Far-right Israeli activists hold BBQ to taunt hunger striking Palestinians

The strike, started by Marwan Barghouti, calls for better conditions for prisoners, including expanded visitation rights and installation of public phones.

Ofer Prison (photo credit: MARC ISRAEL SELLEM)
Ofer Prison
(photo credit: MARC ISRAEL SELLEM)
National Union activists held a barbecue to taunt Palestinian prisoners on hunger strike Thursday.
The youth branch and secretary-general of the far-right party, which has two representatives in Bayit Yehudi, Agriculture Minister Uri Ariel and MK Bezalel Smotrich, set up grills outside the Ofer Prison to “celebrate the hunger strike” and “break the spirit” of the strikers, in hopes that the smell of the meat would waft into the prison.
The prisoners “will enjoy breathing in the smoke and suffer from the smell of the meat, and [we will] show them that we will not give in to their whims,” the group said.
Palestinians hold rallies as hundreds of prisoners in Israeli jails begin a hunger strike (credit: REUTERS)
The group also called on the government “not to surrender to the oppressor terrorists and act with full force to free the captives [Hadar] Goldin and [Oron] Shaul,” who are presumed dead and whose bodies are being held by Hamas in Gaza.
National Union Secretary-General Ofir Sofer said, “The time has come to stop listening to the hunger strikers and show them that we won’t surrender to their whims... I call on the government and its leader to worsen the terrorists’ conditions and act with full force to release the soldiers [Hadar] Goldin and [Oron] Shaul, of blessed memory, who fought for all of us.”
National Union Youth chairman Avihai Greenwald said, “Surrender to a hunger strike?... Anyway, it’s not clear why there’s no death penalty for terrorists. We wish these terrorists luck in their hunger strike. They should take it all the way.”
Meanwhile, leaders of Israel's Arab citizens voiced solidarity with the strikers. A solidarity event is planned for the northern town of Arabe Friday while small gatherings were held in recent days at road junctions and in Ara, a northern village.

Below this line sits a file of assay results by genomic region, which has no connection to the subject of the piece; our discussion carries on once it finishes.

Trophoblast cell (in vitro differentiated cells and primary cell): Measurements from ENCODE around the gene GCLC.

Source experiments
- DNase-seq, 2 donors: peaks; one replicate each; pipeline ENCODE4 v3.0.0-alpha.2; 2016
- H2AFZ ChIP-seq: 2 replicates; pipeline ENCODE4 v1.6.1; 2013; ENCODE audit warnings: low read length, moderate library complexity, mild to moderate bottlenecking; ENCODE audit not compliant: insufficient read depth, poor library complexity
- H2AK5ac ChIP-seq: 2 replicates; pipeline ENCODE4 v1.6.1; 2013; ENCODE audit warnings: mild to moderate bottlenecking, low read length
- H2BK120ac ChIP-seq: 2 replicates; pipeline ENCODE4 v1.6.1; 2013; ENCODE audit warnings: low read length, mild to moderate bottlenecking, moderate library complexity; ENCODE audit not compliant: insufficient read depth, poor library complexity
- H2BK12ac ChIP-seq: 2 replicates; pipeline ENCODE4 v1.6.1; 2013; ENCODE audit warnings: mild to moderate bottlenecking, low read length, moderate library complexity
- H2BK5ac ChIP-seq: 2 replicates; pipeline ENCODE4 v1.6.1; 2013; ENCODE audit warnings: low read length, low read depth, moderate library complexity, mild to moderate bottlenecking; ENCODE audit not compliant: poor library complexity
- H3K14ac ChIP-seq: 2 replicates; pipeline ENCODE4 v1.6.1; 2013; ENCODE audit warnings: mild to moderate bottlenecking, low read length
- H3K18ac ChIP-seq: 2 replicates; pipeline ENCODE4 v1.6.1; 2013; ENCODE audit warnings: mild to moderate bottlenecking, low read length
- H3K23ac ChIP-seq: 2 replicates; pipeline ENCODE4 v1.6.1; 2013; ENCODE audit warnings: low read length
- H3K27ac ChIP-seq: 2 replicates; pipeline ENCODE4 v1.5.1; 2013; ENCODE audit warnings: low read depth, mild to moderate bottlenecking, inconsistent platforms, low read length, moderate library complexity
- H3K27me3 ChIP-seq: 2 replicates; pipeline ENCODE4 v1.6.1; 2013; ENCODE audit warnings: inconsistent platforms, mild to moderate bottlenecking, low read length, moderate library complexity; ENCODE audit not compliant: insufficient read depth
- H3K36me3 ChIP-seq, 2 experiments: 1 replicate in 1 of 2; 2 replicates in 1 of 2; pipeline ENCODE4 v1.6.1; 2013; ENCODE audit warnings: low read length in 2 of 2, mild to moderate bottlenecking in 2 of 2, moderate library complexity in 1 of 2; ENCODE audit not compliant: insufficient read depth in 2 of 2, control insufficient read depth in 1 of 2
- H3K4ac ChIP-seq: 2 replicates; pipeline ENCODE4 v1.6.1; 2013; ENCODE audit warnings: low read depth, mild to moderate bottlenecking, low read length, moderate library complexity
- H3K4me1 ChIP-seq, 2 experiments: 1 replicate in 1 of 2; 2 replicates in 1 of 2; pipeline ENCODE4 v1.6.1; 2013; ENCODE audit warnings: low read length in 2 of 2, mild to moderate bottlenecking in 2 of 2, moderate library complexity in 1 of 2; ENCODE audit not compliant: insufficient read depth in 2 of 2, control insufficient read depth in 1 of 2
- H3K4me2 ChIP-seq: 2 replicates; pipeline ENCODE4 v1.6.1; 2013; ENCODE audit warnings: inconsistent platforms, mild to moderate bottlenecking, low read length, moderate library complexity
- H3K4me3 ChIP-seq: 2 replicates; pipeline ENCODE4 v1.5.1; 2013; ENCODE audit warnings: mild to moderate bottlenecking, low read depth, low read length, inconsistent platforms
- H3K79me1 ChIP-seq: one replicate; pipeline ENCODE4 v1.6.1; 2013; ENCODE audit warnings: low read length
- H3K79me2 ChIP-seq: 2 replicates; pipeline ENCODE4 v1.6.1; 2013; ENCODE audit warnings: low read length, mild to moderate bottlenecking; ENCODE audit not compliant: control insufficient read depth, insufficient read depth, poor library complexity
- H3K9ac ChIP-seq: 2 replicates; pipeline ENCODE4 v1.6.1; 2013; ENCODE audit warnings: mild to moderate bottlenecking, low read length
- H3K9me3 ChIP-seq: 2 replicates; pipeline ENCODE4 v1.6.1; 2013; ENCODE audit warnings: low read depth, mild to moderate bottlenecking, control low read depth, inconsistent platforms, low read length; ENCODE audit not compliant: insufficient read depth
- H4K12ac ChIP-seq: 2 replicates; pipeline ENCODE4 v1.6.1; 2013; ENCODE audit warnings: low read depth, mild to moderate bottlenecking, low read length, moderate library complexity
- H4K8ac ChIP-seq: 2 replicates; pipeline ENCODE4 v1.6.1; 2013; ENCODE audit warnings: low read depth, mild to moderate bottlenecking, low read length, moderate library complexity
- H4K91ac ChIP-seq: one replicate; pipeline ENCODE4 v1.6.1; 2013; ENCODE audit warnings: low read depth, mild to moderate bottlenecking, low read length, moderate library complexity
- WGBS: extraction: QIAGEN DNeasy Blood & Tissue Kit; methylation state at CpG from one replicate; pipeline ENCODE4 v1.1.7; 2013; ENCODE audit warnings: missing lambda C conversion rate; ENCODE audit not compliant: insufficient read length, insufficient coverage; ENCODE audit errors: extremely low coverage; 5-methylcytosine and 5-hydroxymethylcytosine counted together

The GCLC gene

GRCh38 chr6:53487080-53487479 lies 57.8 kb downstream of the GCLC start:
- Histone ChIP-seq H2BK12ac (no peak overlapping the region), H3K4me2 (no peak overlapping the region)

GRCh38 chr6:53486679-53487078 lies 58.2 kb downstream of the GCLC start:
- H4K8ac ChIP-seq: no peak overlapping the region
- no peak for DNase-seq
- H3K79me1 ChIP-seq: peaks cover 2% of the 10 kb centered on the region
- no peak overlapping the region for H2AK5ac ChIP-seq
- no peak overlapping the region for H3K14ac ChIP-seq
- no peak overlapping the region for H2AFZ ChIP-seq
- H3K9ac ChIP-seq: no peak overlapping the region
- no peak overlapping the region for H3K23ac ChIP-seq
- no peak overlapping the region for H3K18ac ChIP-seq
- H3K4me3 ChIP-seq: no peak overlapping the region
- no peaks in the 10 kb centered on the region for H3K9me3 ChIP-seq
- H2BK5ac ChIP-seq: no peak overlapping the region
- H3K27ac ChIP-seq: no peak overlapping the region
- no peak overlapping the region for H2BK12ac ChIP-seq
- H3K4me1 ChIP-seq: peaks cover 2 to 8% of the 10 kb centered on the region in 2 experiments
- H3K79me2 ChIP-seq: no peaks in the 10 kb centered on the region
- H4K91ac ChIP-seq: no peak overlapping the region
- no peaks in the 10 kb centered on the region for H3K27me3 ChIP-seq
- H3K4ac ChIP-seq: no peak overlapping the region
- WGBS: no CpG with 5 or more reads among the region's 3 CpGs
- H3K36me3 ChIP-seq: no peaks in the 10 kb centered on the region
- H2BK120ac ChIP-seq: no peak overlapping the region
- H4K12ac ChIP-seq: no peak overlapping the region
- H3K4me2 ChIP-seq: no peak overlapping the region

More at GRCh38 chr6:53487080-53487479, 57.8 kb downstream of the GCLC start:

"The vast majority of Arabs in Israel see themselves as part of the larger Palestinian people,"said Sami Abu Shehadeh, a central committee member of the Arab nationalist Balad party. "Part of the prisoners are from the Arab Palestinian community in Israel and the rest are part of our people, our leadership, so we see it as a very important and just struggle."
The prisoners are seeking an end to administrative detentions without trial. Kadoura Fares, head of the Palestinian Prisoners Club, elaborated some of the other demands to The Jerusalem Post on Tuesday. He said that due to a restrictive policy adopted at the height of the second intifada, thousands of first-degree relatives are being denied prisoner visits on security grounds, including parents of prisoners in their seventies and eighties.
The prisoners want visitation rights expanded. There are health concerns, with prisoners waiting for years for operations and diagnoses being a protracted matter, he says. Prisoners are also demanding the installation of public phones, which Fares says could still be monitored and tapped by prison authorities.
Another demand is to reinstate study programs for matriculation exams and correspondence courses.
The Prisons Service denies charges that security prisoners are mistreated.
The strike was called by Marwan Barghouti, the Fatah leader serving five life sentences plus forty years for his role in the murder and wounding of Israelis. Joint List leader MK Ayman Odeh met with Barghouti's wife Fadwa after the start of the strike in a show of support for the action.